Dr. Joseph Francis
Director of Clinical Training
Assistant Professor (2007)
- Clinical Neuropsychology
- Personality Assessment
- Primary Care Psychology
- Substance Abuse
I was raised in a large Catholic family in rural areas of western New York and western Pennsylvania. Church traditions and family unity were bedrocks of my development and continue to sustain me today. My initial interest in psychology was the lure of being able to explain why people do what they do. I also wanted to learn the extent to which behavior could be predicted and ultimately changed. In my undergraduate program at Gannon University I studied psychology, philosophy and biology. From there I entered a master’s program in Clinical Psychology at Indiana University of Pennsylvania where I was exposed to the core elements of clinical psychology and developed a strong interest in clinical neuropsychology. I completed a Psy.D. in Clinical Psychology from Florida Tech. While there I was able to concentrate more on neuropsychology and worked in an inpatient psychiatric service throughout my training.
I selected an internship with the U.S. Navy at the National Naval Medical Center in Bethesda, Md. I was newly married and we were expecting our first child by the completion of my internship and the cross country drive to our first duty station in San Diego. I directed an outpatient clinic serving primarily the recruit commands for the Navy and Marine Corps. I had hoped to begin a fellowship in neuropsychology by the conclusion of that tour, but God indicated that other plans were about to unfold. The pickings were good at that time, so we decided on a tour in southern Spain. Our second daughter was born by then, and we all enjoyed living within Andalucía and being able to travel in Europe over the next two years. I worked in the naval hospital’s mental health unit and was the clinical director of a 20-bed substance abuse unit. I also began teaching undergraduate psychology courses for the University of Maryland’s European Division.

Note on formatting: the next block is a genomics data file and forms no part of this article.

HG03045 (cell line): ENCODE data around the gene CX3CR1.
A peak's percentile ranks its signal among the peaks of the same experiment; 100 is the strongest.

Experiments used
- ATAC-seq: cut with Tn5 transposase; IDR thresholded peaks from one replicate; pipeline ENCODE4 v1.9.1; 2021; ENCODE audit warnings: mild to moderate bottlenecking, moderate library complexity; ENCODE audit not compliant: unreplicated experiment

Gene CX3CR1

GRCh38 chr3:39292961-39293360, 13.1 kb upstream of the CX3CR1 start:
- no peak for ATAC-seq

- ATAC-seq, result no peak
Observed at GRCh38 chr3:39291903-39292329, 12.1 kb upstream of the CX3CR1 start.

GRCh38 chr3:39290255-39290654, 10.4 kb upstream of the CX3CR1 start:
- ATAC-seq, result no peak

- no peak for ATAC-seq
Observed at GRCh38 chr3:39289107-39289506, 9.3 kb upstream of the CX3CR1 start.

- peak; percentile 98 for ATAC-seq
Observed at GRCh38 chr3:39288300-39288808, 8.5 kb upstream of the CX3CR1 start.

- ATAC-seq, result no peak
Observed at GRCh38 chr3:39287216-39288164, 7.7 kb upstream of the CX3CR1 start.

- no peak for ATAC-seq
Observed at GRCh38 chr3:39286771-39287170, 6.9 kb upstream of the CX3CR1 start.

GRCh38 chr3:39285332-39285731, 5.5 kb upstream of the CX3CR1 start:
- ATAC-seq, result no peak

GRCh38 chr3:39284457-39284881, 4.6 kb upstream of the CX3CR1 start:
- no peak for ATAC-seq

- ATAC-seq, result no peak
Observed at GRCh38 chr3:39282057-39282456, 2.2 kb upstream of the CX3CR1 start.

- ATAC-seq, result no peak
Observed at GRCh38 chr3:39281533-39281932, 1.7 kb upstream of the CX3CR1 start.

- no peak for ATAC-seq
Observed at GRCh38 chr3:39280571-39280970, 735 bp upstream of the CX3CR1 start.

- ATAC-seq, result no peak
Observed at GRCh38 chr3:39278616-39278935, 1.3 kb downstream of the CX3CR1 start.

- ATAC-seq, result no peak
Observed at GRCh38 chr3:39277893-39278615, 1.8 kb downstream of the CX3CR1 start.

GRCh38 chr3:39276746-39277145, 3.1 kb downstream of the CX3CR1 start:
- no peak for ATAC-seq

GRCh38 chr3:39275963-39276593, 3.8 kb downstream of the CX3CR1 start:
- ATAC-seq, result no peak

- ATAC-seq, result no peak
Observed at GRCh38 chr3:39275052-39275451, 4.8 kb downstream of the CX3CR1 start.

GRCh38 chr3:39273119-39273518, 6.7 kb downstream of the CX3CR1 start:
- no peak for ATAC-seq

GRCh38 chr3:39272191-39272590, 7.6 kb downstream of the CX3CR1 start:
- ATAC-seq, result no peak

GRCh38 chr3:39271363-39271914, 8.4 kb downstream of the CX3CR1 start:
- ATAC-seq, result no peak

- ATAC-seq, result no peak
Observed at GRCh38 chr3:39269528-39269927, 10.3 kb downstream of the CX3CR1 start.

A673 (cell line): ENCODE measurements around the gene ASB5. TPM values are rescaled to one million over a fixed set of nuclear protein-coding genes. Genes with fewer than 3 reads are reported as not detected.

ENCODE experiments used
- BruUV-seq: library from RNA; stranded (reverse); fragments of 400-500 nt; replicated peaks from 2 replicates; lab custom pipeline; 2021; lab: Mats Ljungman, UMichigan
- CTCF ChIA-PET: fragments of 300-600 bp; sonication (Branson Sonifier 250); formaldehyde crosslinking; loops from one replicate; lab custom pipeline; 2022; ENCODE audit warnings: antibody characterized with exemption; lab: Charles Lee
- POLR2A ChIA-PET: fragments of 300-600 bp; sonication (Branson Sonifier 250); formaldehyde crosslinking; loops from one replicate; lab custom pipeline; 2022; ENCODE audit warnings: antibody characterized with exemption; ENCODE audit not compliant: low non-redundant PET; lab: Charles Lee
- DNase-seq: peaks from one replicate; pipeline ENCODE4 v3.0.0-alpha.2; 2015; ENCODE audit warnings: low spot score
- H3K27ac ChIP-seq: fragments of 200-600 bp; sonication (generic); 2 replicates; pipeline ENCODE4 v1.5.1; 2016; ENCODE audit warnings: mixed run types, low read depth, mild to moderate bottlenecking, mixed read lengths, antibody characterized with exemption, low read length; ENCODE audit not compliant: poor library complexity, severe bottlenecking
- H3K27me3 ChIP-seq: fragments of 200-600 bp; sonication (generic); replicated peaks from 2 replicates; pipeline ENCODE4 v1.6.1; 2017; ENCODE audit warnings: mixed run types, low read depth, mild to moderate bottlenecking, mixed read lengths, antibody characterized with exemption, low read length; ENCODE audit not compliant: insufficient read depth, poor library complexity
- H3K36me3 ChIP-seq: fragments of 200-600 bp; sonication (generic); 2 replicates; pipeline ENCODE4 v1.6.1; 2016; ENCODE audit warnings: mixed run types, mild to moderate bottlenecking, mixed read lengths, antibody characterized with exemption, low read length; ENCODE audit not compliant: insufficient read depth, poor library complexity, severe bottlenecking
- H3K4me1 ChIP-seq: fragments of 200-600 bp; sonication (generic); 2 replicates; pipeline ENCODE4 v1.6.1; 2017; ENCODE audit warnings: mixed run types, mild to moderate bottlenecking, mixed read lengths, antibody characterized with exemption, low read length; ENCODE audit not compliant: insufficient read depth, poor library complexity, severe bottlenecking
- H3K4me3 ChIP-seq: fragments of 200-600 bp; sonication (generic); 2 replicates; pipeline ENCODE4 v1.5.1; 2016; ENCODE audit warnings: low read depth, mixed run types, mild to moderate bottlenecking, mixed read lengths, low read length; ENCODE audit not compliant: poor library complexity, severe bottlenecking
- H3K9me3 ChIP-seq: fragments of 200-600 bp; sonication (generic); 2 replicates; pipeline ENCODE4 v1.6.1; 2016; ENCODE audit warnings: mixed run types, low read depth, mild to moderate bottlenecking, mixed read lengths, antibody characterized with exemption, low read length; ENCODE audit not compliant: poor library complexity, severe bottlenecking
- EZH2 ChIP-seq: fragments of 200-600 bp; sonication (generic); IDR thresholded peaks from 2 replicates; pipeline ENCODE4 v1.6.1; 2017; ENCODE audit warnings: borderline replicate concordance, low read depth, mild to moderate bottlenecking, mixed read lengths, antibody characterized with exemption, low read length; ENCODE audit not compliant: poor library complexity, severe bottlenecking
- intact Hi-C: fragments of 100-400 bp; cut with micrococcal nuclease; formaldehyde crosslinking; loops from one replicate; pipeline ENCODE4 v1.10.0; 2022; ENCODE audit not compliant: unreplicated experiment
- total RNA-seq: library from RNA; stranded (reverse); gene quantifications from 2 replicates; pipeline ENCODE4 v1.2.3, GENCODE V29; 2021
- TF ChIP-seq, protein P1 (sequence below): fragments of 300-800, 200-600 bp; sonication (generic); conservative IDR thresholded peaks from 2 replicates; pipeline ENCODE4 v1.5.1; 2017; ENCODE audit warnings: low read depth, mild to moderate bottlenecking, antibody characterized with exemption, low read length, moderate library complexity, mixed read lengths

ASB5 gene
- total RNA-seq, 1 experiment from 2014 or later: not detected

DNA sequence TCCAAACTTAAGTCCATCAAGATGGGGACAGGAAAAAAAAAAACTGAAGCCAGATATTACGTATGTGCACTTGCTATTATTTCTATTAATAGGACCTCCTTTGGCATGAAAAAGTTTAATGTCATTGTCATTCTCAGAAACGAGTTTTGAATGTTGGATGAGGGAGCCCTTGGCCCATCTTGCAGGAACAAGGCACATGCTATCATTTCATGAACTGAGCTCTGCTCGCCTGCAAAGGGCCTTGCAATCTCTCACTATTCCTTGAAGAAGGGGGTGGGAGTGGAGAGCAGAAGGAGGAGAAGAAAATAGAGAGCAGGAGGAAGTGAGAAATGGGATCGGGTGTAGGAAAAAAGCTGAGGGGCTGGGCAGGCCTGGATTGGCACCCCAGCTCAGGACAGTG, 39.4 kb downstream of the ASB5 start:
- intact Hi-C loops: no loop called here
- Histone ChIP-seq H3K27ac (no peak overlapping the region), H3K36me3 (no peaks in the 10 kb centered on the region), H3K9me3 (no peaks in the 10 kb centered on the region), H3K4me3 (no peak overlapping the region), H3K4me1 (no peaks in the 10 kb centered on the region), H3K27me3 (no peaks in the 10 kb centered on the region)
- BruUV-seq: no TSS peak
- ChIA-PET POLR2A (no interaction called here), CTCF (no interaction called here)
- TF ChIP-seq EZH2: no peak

Our journey then took an abrupt change when the tour was cut short and I was asked to be a consultant to a special warfare command in Virginia Beach. In addition to the culture shock of returning to suburban America, this was to be my first and only non-medical tour as a psychologist in the Navy. After learning how to best juggle sometimes competing roles as a professional consultant and team member, I was given a real-world education as to how Navy and Army special forces performed their roles and interacted with numerous government agencies. I had opportunities to travel a great deal and participate in many activities uncommon for psychologists. In addition, I received specialized training in areas as diverse as crisis management, hostage negotiation, survival training and performance enhancement.
Our prayers were answered at the completion of that tour and I was granted a two-year fellowship in clinical neuropsychology at the University of Virginia. Following an outstanding experience under the tutelage of renowned mentors, I was transferred to the Naval Medical Center in Portsmouth, Va., where I completed the second half of my Navy career. My initial roles at the medical center were as staff neuropsychologist and student/intern/resident supervision on inpatient and cognitive assessment rotations. As a collateral duty, I directed the region’s “Special Psychiatric Rapid Intervention Team” that responded to regional and national crises, ranging from unexpected deaths to tragedies such as TWA 800 and the bombing of the USS Cole. Within the medical center, I next became the department head of the Substance Abuse Rehabilitation Program that included an 80-bed residential unit and three outpatient clinics. By 2003 I returned to chair the psychology department and its APA internship program. I remained an active neuropsychologist, but also increased my knowledge of executive medicine. By then I had been co-authoring peer-reviewed articles, book chapters and presentations in the areas of mild head injury, ethics in neuropsychology and substance abuse. My final project in the Navy was to develop an integration program in which psychologists were trained to provide interventions and consult with family physicians, nurses and physician assistants within the primary care clinic setting. Before retiring from active service in November 2006, I was able to deploy in service of Operation Iraqi Freedom aboard the carrier USS Theodore Roosevelt for a brief period and with the U.S. Marines for six months at Al Taqqadum in Iraq.
God has blessed me with my family and career. I am grateful to many supportive individuals throughout my life and now thank God and Regent University for the opportunity to participate in the mission of its doctoral psychology program. I happily continue to learn from my mentors, colleagues, students and patients. I am currently scheduled to teach Biological Bases of Behavior, Personality Assessment, Neuropsychology and Practica Courses, and I hope to continue applied research in the areas of clinical neuropsychological and personality assessment.